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Conference Paper: A novel role of cdc-family gene PFTK1 in the control of liver cancer cell motility

TitleA novel role of cdc-family gene PFTK1 in the control of liver cancer cell motility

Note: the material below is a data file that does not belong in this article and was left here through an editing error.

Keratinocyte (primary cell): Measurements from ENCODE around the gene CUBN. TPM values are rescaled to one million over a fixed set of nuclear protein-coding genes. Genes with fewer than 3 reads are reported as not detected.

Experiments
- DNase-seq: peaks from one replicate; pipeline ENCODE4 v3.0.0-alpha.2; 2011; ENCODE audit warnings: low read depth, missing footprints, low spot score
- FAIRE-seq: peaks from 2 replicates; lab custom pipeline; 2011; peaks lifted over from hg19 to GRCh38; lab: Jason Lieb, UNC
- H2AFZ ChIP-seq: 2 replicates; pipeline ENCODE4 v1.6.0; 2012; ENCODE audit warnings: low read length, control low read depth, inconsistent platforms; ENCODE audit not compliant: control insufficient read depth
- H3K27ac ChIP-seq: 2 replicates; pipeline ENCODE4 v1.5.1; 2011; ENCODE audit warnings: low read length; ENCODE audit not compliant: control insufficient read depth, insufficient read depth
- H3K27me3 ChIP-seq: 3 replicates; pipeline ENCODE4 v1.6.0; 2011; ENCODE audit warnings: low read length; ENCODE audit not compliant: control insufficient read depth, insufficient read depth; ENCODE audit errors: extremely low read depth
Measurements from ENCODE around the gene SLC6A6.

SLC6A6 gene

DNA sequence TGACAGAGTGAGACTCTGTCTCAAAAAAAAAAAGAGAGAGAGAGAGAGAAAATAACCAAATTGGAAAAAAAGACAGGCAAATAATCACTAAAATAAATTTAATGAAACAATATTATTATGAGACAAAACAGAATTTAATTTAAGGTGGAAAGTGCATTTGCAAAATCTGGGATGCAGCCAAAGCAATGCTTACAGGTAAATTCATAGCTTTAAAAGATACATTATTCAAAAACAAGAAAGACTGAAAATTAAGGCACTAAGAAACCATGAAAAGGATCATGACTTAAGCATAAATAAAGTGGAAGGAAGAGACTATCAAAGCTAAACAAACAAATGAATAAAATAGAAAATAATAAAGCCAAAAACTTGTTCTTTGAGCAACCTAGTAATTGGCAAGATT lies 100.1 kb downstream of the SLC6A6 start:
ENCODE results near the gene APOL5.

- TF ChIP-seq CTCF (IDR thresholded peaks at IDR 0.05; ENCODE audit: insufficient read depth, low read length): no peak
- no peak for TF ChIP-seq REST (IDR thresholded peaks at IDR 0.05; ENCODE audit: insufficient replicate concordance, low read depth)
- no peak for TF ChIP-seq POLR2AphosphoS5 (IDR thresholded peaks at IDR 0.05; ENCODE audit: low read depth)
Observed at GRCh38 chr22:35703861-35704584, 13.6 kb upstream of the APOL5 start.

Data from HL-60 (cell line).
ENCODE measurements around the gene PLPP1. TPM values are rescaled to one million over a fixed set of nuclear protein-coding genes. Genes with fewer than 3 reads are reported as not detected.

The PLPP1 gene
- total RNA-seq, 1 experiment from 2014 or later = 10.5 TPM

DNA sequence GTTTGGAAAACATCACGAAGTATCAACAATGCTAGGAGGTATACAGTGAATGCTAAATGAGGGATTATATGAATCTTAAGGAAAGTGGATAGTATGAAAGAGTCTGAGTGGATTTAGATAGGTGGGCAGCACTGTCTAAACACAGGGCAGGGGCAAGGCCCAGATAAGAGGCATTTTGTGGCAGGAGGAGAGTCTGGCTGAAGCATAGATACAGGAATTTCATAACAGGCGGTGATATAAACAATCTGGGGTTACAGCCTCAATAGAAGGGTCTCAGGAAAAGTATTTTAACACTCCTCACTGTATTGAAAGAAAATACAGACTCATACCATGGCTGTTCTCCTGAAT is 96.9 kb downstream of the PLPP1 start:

Authors
Issue Date2010
PublisherAmerican Association for Cancer Research. The Journal's web site is located at http://www.aacrmeetingabstracts.org/
Citation
The 101st Annual Meeting of the American Association for Cancer Research (AACR 2010), Washington D.C., 17-21 April 2010. In AACR Meeting Abstracts, 2010 How to Cite?